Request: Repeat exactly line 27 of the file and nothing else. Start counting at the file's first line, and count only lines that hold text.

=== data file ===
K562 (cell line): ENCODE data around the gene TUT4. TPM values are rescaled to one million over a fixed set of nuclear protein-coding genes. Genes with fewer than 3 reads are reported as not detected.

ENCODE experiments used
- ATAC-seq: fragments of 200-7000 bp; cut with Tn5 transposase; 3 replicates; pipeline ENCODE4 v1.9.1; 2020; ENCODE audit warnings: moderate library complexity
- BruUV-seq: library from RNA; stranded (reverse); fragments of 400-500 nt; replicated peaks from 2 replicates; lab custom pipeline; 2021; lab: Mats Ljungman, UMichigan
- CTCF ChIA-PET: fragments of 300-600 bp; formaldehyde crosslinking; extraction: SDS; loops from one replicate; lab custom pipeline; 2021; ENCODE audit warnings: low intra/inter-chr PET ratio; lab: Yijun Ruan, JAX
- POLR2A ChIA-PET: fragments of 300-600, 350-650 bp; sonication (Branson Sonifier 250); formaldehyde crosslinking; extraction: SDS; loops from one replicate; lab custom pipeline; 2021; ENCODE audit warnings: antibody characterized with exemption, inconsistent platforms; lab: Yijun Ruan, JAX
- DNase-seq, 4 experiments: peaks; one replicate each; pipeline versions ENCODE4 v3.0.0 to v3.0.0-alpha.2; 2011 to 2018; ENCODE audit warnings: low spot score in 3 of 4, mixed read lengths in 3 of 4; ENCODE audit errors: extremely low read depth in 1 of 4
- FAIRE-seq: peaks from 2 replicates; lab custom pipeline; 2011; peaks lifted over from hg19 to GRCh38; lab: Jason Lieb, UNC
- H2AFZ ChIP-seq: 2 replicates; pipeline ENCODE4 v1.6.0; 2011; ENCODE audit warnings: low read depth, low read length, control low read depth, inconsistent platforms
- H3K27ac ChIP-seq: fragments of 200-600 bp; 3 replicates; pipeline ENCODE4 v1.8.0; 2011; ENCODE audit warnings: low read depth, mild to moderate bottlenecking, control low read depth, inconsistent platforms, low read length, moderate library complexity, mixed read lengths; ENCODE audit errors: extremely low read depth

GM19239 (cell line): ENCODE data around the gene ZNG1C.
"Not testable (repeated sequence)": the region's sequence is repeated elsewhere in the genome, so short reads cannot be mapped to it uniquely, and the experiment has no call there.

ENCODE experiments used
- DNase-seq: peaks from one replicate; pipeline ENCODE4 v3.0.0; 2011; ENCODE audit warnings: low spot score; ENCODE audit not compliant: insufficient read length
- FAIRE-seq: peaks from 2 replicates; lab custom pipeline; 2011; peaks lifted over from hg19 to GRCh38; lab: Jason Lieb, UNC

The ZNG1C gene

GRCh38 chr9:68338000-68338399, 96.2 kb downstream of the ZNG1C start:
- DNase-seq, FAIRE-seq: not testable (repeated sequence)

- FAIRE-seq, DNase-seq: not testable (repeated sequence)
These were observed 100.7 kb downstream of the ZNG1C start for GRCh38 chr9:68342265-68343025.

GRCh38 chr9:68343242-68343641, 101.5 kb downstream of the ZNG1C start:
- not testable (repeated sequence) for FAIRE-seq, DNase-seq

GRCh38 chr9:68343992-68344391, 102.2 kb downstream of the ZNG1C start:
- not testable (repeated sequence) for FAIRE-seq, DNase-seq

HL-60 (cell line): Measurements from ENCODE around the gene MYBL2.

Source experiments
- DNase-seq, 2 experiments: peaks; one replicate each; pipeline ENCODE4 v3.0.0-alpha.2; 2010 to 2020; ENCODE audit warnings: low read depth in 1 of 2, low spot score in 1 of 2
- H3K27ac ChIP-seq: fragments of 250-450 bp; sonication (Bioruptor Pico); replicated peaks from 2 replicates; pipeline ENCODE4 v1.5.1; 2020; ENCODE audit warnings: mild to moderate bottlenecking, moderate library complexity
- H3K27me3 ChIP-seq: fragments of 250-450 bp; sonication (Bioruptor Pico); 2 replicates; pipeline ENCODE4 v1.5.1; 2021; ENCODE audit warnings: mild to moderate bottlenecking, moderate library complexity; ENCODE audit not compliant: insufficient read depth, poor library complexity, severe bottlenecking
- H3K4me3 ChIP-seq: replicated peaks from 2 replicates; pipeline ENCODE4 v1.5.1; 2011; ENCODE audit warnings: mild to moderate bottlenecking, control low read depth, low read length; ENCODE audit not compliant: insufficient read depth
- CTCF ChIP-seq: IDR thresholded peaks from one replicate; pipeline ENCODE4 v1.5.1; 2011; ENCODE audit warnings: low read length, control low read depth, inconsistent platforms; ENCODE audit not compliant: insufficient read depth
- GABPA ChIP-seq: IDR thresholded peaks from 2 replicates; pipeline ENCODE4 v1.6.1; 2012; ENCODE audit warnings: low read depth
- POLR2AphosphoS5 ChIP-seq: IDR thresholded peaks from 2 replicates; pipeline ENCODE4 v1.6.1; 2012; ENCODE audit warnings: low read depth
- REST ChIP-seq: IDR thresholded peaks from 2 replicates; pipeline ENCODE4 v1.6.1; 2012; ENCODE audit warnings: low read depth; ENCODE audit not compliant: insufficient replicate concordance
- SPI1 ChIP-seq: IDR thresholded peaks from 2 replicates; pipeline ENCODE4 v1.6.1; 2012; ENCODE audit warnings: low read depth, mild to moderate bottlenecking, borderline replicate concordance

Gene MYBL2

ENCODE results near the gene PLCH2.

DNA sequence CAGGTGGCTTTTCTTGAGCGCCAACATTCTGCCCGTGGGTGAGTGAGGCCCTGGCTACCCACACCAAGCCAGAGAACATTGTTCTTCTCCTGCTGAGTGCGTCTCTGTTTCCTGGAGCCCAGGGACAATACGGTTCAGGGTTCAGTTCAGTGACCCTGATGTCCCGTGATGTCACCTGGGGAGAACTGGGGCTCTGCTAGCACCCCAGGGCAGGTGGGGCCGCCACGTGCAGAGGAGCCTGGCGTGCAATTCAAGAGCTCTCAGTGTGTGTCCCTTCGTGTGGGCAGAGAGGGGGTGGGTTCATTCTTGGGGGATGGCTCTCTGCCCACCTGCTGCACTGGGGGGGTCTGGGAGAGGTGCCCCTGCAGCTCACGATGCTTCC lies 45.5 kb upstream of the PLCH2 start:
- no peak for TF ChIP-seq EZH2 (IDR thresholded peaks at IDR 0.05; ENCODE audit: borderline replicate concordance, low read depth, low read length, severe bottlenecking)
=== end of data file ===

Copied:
- DNase-seq, 2 experiments: peaks; one replicate each; pipeline ENCODE4 v3.0.0-alpha.2; 2010 to 2020; ENCODE audit warnings: low read depth in 1 of 2, low spot score in 1 of 2